My interest has always been raptors. I can easily identify them although a Cooper will sometimes confuse me with a Sharp-shinned. I do not know my ducks and I am just now getting a handle on sparrows. We have two big rivers, two large lakes, Hudson’s Bay and a host of other smaller lakes and water features in a growing number of new housing estates. These are the birds in the parks near me or in my garden. It would help for me to recognize them. It would also help the e-Bird consultant for our area because then I would not be bugging him all the tim! Wish me luck.

These are Green-winged Teals preening themselves.

There is a look out point near the end of the trail. There you could see the ducks and geese arriving. It was 16:00.

Common on the Canadian Prairies are rose hips. The roses appear in the spring while the rose hips, the fruit of the rose, is in the fall. They generally grow after the petals have bloomed and have fallen off. They are rich in nutrients including vitamin C. People collect them and make tea or rose hip syrup or jelly. It is delicious.

The Dark-eyed Juncos have even appeared at Oak Hammock Marsh. You can hardly go anywhere without seeing several.

This is a Thirteen-lined Prairie Dog. They are diurnal and are most active during the day where they can be seen looking for food and going in and out of their tunnels.

There were a couple of these sparrows that were in my garden so I know this one’s ID. It is a juvenile Harris’s Sparrow. So cute. Eventually its entire crown will be black.

As we were leaving the Canada Geese were flying in to feed on the recently harvested farmer’s fields. Here they come in a beautiful ‘V’ formation.

While I did not see very many birds, it was simply a gorgeous day to be outside. The trails are so much nicer to walk on than the concrete of the city. There is such joy just closing your eyes in the sun and listening to the geese. It is the sound of fall. I am also very grateful to the individuals who have established this beautiful nature centre and have purchased the marsh and are being good stewards. There is absolutely no hunting permitted on any of the land – and the area is huge. Bravo! These ducks will not be fattened up, tagged, and then wind up in a count as to whether they were shot in state or out of state like some nature centres do. Rosalie Edge, the individual who purchased Hawk Mountain and lobbied against killing raptors, has certainly rubbed off on me!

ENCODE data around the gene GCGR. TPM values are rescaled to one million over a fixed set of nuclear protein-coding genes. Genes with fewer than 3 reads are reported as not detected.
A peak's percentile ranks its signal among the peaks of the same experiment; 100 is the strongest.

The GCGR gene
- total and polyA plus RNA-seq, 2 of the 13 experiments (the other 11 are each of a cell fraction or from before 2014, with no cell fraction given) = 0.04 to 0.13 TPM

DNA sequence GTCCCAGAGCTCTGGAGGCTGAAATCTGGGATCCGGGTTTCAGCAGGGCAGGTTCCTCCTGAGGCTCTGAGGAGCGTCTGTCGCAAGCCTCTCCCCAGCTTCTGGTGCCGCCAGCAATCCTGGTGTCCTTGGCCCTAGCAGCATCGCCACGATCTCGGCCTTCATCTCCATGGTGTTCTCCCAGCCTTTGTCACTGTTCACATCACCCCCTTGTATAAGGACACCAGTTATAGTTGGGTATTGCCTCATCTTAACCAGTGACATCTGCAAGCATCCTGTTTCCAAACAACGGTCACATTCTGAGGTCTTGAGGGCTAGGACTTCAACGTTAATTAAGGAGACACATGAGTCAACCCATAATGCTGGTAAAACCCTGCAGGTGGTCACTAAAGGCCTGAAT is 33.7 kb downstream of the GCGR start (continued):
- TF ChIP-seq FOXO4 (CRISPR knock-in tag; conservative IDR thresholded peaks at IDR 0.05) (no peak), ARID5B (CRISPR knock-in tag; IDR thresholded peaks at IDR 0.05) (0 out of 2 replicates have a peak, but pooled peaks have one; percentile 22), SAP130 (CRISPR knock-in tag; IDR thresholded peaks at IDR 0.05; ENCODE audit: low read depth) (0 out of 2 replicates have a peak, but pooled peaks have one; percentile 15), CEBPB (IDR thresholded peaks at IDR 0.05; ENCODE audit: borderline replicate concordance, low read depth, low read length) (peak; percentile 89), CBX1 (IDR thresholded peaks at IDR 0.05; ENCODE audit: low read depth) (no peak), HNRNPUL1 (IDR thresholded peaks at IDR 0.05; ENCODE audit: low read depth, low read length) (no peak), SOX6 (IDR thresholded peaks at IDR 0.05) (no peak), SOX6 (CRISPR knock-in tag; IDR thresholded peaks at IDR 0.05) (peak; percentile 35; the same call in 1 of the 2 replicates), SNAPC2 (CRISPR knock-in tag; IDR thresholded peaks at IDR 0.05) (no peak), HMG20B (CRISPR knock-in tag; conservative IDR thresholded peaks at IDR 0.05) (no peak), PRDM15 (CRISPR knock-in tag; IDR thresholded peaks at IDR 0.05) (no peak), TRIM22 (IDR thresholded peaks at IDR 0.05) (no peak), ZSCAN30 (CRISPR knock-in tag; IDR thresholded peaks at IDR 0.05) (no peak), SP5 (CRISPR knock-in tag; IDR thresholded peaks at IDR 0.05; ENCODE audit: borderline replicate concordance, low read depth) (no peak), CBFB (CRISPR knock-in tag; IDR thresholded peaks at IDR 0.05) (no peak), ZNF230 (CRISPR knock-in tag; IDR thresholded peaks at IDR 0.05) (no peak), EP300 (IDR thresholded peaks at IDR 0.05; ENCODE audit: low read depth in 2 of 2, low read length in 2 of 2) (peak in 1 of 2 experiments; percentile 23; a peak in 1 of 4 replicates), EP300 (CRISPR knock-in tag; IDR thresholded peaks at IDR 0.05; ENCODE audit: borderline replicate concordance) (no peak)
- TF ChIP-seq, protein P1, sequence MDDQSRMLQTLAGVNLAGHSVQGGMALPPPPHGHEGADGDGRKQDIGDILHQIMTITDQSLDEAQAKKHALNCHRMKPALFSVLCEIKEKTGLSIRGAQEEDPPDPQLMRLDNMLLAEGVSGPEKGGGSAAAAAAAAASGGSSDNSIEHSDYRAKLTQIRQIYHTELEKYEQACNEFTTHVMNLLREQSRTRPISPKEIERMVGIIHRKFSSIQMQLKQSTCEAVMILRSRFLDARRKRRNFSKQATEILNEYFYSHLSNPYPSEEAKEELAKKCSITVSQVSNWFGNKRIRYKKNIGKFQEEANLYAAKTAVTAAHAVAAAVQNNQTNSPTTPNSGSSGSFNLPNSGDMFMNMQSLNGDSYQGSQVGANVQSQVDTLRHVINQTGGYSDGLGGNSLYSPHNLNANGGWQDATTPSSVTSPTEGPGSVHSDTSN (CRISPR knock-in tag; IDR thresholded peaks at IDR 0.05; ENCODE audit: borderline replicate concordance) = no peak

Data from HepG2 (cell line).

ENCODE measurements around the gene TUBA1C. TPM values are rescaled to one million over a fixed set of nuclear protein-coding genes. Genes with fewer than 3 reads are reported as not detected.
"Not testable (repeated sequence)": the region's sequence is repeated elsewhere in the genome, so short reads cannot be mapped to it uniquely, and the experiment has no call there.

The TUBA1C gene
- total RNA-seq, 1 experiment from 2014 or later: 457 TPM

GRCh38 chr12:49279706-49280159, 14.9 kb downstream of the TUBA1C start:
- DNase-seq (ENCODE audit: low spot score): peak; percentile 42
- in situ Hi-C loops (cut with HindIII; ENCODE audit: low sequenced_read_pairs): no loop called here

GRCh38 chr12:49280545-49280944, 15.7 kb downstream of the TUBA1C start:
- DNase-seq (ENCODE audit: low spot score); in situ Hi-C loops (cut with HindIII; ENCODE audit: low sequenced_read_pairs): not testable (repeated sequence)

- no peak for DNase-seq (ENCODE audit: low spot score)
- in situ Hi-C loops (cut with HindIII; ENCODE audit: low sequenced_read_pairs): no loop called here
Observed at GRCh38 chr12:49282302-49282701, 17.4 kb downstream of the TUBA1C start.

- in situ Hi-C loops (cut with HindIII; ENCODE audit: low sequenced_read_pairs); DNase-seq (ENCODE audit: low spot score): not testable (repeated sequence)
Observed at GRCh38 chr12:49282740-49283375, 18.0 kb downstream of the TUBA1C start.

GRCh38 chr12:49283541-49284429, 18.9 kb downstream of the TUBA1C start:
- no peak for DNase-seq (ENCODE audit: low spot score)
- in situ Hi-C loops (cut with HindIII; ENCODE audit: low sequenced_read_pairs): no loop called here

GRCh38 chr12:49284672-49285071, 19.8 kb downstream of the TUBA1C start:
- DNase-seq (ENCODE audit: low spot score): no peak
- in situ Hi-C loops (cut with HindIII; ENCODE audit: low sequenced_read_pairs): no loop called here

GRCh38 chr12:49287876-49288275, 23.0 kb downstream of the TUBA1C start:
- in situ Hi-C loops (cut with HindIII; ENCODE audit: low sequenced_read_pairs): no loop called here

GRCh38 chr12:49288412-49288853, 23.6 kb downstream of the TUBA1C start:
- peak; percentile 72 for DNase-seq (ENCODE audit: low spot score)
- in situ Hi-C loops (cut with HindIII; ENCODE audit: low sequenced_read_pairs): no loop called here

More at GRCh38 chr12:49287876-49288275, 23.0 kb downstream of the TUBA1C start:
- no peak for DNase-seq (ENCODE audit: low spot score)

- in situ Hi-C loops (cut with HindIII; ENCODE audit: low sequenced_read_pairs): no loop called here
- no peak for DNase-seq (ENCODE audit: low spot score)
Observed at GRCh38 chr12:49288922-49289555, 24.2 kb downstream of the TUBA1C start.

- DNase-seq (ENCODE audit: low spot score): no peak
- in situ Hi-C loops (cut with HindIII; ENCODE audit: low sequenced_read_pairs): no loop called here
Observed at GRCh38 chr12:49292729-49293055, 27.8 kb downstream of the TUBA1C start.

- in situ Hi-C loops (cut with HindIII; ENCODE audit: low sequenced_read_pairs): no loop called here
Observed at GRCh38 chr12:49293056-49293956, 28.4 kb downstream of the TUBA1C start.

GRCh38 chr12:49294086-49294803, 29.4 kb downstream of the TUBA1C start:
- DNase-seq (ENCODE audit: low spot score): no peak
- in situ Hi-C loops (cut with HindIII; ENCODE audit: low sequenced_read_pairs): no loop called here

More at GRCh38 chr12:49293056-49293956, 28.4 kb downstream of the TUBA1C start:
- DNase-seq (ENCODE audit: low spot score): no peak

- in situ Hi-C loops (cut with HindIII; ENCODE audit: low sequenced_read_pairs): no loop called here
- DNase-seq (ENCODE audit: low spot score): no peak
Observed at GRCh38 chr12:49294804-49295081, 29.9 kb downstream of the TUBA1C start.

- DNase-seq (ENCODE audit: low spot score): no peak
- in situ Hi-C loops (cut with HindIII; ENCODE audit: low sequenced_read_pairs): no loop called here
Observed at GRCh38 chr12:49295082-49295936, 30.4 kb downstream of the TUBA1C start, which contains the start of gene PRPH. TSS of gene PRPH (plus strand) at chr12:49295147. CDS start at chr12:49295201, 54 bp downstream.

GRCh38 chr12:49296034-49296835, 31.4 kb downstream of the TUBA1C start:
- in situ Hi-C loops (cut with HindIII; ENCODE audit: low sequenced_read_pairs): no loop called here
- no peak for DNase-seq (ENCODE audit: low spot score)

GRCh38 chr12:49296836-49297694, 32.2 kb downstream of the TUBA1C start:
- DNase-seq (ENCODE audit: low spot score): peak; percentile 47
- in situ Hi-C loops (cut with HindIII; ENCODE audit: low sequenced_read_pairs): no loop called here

All of the other nests were doing just fine when I checked on them. Meals had arrived at both 367 Collins Street and the Port Lincoln Barge. In fact, Dad brought in a really nice fish that still had its head. It was flapping and I am so glad that Mum out it out of its misery before it went flying over the edge or knocked one of the chicks off. Hatch watch will begin for the falcons at Charles Sturt University in a couple of days and the big fall e-Bird count is 9 October. More details to follow in a couple of days.

Take care all. I hope you had a wonderful day, too.

Yesterday at the Nature Centre

The people in our local weather office are saying that our temperatures are back to their seasonal norm today. It is 14 degrees C, not 31 C! The sky is grey, it feels damp but no rain is forecast.